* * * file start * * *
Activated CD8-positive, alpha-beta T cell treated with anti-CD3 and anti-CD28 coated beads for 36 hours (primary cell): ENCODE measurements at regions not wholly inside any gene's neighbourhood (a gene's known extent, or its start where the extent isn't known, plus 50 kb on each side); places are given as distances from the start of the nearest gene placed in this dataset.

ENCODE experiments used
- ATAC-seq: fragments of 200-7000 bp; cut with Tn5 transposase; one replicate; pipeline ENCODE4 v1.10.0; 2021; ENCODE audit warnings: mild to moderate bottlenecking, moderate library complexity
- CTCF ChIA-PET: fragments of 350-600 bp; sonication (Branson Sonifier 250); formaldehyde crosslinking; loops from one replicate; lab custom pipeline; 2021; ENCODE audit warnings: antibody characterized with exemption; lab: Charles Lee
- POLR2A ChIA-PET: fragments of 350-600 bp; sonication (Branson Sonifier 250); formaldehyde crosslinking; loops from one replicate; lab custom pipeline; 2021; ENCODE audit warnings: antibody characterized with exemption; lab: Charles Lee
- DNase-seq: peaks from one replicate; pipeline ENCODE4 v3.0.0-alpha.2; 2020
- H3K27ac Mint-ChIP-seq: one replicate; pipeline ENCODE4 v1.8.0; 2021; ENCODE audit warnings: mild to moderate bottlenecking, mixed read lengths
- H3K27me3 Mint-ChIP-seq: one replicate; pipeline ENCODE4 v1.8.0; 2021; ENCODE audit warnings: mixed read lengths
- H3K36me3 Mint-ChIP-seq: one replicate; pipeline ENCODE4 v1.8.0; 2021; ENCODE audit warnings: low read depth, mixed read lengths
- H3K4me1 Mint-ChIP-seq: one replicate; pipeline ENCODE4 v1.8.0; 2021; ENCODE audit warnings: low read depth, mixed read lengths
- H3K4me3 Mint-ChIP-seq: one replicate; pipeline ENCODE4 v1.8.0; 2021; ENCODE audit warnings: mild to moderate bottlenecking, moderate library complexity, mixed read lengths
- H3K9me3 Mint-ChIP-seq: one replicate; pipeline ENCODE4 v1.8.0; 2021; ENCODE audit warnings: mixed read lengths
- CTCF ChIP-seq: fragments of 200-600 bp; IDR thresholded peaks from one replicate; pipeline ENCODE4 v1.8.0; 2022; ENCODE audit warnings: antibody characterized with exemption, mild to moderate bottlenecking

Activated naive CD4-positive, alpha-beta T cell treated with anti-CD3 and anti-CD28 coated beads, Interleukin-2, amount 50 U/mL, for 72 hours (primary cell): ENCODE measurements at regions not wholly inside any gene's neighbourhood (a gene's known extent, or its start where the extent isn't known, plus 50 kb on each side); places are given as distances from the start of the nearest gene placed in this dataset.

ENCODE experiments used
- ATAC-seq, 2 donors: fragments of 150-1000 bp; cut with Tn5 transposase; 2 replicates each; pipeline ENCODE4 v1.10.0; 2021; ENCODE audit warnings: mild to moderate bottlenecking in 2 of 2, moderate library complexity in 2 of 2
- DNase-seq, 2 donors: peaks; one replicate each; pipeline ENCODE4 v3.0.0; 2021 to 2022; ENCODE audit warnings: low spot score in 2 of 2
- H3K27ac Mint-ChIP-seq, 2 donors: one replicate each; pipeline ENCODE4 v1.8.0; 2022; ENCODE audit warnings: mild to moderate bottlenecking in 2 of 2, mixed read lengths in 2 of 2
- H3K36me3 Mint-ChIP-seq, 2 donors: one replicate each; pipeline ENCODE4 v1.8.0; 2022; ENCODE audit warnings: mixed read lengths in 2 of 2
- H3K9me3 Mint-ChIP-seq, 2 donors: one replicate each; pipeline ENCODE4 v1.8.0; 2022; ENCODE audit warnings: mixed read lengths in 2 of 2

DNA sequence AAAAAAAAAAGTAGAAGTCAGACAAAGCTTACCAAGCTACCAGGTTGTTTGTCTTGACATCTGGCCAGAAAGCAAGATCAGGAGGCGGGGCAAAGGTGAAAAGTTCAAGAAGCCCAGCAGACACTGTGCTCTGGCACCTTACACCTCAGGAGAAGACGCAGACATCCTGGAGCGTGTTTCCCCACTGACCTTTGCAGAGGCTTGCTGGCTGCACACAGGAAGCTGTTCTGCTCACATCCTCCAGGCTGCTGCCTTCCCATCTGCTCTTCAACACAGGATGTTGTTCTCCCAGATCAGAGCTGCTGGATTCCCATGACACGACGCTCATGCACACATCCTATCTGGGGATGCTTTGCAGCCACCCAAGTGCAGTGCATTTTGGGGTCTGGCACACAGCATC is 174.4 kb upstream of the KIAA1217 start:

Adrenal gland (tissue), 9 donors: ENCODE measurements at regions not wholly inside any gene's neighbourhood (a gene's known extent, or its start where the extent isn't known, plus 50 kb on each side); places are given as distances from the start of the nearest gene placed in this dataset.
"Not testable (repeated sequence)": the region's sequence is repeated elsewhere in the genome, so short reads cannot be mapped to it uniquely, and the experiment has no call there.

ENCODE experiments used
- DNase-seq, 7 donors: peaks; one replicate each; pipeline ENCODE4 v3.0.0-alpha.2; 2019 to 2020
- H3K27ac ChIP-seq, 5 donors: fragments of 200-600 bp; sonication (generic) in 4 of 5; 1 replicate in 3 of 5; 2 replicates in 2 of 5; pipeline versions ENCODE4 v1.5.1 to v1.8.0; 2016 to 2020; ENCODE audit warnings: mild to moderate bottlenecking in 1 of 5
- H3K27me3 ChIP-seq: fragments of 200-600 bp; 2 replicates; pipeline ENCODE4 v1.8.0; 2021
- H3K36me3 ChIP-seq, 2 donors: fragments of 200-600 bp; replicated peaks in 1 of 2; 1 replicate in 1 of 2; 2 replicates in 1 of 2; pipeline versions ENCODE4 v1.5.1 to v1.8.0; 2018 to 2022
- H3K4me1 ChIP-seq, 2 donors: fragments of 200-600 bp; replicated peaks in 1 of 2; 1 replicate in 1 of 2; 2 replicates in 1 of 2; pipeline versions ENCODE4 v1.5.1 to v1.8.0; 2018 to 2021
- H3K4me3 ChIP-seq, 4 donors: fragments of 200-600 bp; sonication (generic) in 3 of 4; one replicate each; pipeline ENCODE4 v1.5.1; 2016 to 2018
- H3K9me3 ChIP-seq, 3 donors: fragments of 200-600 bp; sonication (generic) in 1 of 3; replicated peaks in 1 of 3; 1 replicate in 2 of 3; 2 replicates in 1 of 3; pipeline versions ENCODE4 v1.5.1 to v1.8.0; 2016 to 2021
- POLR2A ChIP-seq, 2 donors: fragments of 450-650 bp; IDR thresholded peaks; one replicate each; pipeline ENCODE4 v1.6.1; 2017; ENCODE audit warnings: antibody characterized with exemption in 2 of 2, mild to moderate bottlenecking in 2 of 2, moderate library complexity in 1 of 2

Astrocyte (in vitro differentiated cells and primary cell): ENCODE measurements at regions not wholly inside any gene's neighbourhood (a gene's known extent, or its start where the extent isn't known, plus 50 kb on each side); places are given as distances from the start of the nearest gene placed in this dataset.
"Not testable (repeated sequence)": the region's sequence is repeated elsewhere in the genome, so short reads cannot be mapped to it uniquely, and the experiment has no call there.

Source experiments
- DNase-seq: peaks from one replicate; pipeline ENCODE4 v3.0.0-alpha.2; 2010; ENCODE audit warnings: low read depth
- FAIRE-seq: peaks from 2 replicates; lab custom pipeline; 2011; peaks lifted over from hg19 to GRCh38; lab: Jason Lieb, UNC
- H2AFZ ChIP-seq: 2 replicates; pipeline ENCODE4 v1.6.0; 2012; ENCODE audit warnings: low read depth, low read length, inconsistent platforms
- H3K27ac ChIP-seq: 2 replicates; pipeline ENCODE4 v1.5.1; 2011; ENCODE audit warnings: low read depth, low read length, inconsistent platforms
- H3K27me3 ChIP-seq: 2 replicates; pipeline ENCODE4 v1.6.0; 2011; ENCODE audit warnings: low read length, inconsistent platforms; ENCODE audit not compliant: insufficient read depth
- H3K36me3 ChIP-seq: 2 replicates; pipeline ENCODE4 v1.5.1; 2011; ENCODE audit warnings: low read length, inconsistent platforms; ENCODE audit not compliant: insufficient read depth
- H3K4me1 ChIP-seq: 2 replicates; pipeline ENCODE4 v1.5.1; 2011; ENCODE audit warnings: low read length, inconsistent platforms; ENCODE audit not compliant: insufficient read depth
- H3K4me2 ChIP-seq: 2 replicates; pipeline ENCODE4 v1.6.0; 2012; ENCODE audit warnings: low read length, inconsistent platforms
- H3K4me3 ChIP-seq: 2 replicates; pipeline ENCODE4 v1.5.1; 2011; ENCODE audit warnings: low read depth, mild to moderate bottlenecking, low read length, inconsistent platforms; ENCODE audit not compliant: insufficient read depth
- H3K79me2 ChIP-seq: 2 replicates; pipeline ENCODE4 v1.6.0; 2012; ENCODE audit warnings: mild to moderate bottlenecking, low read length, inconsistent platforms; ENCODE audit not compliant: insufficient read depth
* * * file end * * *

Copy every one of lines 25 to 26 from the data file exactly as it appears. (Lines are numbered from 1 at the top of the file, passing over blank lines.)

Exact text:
- DNase-seq, 7 donors: peaks; one replicate each; pipeline ENCODE4 v3.0.0-alpha.2; 2019 to 2020
- H3K27ac ChIP-seq, 5 donors: fragments of 200-600 bp; sonication (generic) in 4 of 5; 1 replicate in 3 of 5; 2 replicates in 2 of 5; pipeline versions ENCODE4 v1.5.1 to v1.8.0; 2016 to 2020; ENCODE audit warnings: mild to moderate bottlenecking in 1 of 5